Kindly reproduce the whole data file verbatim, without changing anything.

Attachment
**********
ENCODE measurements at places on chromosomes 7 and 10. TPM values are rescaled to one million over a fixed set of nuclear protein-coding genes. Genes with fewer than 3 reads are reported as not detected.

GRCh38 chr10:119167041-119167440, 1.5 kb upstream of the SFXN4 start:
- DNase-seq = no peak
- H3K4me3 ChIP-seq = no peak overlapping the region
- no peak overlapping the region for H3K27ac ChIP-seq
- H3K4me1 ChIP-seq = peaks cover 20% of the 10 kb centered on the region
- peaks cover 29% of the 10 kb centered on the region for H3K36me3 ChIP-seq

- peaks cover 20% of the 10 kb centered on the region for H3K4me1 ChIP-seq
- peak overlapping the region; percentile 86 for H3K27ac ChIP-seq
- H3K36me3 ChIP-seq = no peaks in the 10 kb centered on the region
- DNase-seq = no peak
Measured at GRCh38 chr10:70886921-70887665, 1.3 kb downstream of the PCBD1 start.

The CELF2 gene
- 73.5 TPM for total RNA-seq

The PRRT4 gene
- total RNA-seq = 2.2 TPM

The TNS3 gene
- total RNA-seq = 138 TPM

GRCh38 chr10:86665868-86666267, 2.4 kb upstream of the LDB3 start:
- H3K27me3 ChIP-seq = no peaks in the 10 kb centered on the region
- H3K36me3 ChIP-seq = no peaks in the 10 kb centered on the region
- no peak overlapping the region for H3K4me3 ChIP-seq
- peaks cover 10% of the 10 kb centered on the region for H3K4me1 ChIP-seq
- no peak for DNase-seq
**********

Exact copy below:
ENCODE measurements at places on chromosomes 7 and 10. TPM values are rescaled to one million over a fixed set of nuclear protein-coding genes. Genes with fewer than 3 reads are reported as not detected.

GRCh38 chr10:119167041-119167440, 1.5 kb upstream of the SFXN4 start:
- DNase-seq = no peak
- H3K4me3 ChIP-seq = no peak overlapping the region
- no peak overlapping the region for H3K27ac ChIP-seq
- H3K4me1 ChIP-seq = peaks cover 20% of the 10 kb centered on the region
- peaks cover 29% of the 10 kb centered on the region for H3K36me3 ChIP-seq

- peaks cover 20% of the 10 kb centered on the region for H3K4me1 ChIP-seq
- peak overlapping the region; percentile 86 for H3K27ac ChIP-seq
- H3K36me3 ChIP-seq = no peaks in the 10 kb centered on the region
- DNase-seq = no peak
Measured at GRCh38 chr10:70886921-70887665, 1.3 kb downstream of the PCBD1 start.

The CELF2 gene
- 73.5 TPM for total RNA-seq

The PRRT4 gene
- total RNA-seq = 2.2 TPM

The TNS3 gene
- total RNA-seq = 138 TPM

GRCh38 chr10:86665868-86666267, 2.4 kb upstream of the LDB3 start:
- H3K27me3 ChIP-seq = no peaks in the 10 kb centered on the region
- H3K36me3 ChIP-seq = no peaks in the 10 kb centered on the region
- no peak overlapping the region for H3K4me3 ChIP-seq
- peaks cover 10% of the 10 kb centered on the region for H3K4me1 ChIP-seq
- no peak for DNase-seq